2016 Distinguished Achievement Award: Q&A with Boyd Mueller

// Materials Science & Engineering

Tags: alumni, Boyd Mueller, Engineers' Day, MSE E-Day

photo of Boyd Mueller

Boyd Mueller

Vice President of Technology, Alcoa Power and Propulsion; MSMetE ’83, PhDMetE ’86 (BSMetE ’82, Michigan Technological University),

Recipient of the 2016 College of Engineering Distinguished Achievement Award, Nov. 11, 2016.


How did you choose to attend college at UW-Madison?

I’m originally from Wisconsin; I was born a Badger. I attended Michigan Technological University in Houghton for my undergrad, and through some of the professors there I became aware of Professor Perepezko. Because of the reputation of the university and John’s reputation, that led me to select UW for my graduate studies.


Why did you choose engineering as your major?

Through my primary education I liked math, science and problem solving. That’s primarily what drove me to select engineering. Coming out of high school, I thought I wanted to be a chemical engineer, but the professors at Michigan Tech convinced me to go into materials, and I’m certainly glad I did. I think materials is an exciting field because so many things depend upon materials. While I’m working on aerospace components that go into jet engines, you could just as easily work for an air-framer like Boeing, in the automotive industry, or on electronic materials for the computer industry. Materials engineering is an extremely diverse field, and it touches basically everything we use.


Who was your favorite engineering professor?

Obviously my advisor John Perepezko would clearly be my favorite professor, but I also developed good relationships with other professors in the department, including Professors Chang, Kou, and Loper.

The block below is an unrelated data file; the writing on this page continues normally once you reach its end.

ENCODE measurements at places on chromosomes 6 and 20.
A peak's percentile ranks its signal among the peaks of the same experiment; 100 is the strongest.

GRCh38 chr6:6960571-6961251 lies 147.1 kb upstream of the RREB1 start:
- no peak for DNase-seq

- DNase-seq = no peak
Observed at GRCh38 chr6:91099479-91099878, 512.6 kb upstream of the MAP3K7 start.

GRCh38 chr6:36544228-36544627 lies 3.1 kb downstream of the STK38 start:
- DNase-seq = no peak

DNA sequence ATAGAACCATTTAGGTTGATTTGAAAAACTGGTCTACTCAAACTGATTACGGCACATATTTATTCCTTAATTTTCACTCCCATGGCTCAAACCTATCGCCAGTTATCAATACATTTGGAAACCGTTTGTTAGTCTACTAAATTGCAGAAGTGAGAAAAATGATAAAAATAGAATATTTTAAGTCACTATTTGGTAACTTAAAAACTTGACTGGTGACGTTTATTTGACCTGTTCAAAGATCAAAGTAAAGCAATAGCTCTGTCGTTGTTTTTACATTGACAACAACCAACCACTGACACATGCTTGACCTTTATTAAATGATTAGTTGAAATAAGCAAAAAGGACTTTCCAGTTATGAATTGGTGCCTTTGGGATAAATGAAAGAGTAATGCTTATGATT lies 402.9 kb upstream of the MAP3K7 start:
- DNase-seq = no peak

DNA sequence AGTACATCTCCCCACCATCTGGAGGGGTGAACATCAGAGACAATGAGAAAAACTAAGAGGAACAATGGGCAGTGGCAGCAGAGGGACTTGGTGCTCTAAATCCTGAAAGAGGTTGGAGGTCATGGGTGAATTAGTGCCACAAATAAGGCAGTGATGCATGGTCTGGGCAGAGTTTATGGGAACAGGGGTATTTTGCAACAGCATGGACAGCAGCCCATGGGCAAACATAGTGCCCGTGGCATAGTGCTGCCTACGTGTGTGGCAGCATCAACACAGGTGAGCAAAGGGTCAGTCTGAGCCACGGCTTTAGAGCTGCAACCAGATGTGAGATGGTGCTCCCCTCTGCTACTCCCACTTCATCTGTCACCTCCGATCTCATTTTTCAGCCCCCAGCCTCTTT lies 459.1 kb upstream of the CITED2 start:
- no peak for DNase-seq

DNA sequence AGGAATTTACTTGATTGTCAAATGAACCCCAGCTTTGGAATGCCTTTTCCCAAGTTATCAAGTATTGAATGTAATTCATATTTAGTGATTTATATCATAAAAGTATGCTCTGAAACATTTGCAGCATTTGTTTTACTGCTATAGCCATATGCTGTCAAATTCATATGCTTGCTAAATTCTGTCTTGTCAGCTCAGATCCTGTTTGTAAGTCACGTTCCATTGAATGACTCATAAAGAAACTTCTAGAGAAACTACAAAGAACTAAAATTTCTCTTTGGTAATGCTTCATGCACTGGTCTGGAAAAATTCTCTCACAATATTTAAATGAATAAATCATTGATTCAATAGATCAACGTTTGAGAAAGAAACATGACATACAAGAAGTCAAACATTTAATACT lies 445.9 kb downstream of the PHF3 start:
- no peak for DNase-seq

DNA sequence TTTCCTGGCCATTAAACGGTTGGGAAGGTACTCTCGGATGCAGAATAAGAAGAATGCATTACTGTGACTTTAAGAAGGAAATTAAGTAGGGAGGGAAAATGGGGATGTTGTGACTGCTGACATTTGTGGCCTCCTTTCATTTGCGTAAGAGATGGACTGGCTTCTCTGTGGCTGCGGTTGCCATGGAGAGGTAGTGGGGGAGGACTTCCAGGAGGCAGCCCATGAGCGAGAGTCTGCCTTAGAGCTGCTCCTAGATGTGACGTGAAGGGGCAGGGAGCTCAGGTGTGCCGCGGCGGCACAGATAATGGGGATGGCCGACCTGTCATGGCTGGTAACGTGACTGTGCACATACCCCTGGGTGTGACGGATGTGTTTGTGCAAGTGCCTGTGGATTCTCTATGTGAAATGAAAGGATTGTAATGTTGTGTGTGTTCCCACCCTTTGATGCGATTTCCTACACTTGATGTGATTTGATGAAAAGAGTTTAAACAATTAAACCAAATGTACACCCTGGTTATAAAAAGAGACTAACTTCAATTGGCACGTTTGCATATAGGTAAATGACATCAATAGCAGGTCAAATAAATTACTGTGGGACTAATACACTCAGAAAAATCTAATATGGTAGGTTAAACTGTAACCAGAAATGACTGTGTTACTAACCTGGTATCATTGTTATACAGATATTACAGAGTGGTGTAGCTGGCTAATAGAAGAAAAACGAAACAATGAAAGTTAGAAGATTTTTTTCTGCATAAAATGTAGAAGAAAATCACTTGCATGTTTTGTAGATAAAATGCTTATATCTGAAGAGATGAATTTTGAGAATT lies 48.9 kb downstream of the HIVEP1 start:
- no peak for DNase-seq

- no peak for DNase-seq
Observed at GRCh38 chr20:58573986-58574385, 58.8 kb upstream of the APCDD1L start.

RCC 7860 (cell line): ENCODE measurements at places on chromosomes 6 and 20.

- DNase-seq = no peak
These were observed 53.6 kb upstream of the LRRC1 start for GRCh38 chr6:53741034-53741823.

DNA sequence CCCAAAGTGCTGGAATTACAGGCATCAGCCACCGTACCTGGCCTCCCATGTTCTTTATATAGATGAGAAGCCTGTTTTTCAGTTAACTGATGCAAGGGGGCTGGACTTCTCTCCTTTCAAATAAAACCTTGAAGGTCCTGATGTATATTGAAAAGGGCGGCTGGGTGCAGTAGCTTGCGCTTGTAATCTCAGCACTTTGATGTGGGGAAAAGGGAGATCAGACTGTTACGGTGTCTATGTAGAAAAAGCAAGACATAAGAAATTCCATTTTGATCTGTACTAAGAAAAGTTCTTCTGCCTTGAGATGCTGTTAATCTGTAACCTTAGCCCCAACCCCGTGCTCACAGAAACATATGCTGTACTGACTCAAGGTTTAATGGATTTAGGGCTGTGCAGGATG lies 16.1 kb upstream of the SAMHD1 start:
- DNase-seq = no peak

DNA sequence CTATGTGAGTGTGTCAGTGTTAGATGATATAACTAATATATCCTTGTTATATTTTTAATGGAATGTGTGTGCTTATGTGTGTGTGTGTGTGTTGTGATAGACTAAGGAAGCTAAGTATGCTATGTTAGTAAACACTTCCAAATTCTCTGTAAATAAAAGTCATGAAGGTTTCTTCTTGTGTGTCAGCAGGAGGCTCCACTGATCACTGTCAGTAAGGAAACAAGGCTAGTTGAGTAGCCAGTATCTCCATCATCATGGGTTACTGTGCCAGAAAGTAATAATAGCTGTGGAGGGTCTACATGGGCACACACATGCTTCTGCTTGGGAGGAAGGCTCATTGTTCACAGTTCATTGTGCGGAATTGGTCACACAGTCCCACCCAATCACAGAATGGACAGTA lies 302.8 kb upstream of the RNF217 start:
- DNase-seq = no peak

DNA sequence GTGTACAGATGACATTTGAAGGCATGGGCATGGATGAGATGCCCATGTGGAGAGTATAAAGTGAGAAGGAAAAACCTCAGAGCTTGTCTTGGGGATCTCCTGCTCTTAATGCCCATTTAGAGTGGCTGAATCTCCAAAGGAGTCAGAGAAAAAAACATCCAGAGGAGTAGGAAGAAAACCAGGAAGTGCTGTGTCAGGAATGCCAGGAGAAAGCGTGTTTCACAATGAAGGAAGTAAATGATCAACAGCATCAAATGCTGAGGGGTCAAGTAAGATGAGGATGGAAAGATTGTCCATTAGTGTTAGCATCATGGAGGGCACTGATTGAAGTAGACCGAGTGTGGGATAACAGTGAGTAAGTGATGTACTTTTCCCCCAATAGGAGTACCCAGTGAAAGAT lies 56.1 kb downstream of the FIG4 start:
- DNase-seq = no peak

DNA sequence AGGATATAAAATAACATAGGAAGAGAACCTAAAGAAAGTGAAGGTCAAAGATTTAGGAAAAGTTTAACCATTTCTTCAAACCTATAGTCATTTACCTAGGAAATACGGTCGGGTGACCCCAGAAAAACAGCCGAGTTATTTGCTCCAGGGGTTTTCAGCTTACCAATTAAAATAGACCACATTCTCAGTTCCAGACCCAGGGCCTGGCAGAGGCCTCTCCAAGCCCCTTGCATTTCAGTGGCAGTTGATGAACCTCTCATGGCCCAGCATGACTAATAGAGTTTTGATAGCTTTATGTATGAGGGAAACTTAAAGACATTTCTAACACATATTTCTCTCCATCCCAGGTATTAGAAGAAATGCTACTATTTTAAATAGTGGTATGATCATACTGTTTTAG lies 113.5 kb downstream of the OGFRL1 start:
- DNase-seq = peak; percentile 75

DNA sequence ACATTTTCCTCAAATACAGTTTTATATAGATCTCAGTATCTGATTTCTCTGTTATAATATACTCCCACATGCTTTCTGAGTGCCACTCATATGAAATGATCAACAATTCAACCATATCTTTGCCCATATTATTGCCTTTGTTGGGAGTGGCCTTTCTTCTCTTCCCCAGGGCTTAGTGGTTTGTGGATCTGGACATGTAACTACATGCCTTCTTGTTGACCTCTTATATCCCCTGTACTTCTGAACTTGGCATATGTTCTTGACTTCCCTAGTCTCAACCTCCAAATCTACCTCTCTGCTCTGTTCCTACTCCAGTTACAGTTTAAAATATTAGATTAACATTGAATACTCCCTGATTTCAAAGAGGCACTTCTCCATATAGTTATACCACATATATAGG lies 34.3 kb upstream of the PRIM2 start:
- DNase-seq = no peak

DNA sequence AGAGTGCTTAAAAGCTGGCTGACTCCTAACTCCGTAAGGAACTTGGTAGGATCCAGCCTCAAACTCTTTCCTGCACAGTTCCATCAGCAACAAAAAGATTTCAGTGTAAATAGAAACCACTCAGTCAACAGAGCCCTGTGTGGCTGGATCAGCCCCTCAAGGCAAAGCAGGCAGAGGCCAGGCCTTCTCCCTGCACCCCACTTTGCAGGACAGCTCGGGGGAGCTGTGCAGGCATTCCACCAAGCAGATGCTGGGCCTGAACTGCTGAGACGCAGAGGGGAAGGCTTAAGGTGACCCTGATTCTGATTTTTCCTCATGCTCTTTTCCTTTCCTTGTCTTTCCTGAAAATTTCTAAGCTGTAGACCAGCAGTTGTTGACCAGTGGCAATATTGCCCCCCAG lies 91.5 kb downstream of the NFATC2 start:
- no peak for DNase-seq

What was your favorite engineering class?

Actually, I have a couple of them. My graduate studies were in the area of solidification, so classes on solidification. Additionally, my research depended upon phase diagrams and phase transformations, so those classes were also very good. Plus, something that turned out to be extremely fortunate, in retrospect, was that I decided to pursue a minor in statistics. UW had a very statistics department, the statistics classes I had were extremely good, and paid off for me throughout my career.


When you were a student, what was your favorite place to eat (or hang out) on campus?

Every time I get back on campus I still go to the Union and get ice cream.


What’s your fondest memory of your time on campus?

It was a special time in my life in that I got married after my first year at UW. My wife and I both enjoyed living in Madison, taking bike rides and walks along the lake.  That, and the freedom to conduct research and development in areas that fascinated me are both memories I have of my time at UW.


What lesson did you learn as a student that has benefited you most in your career?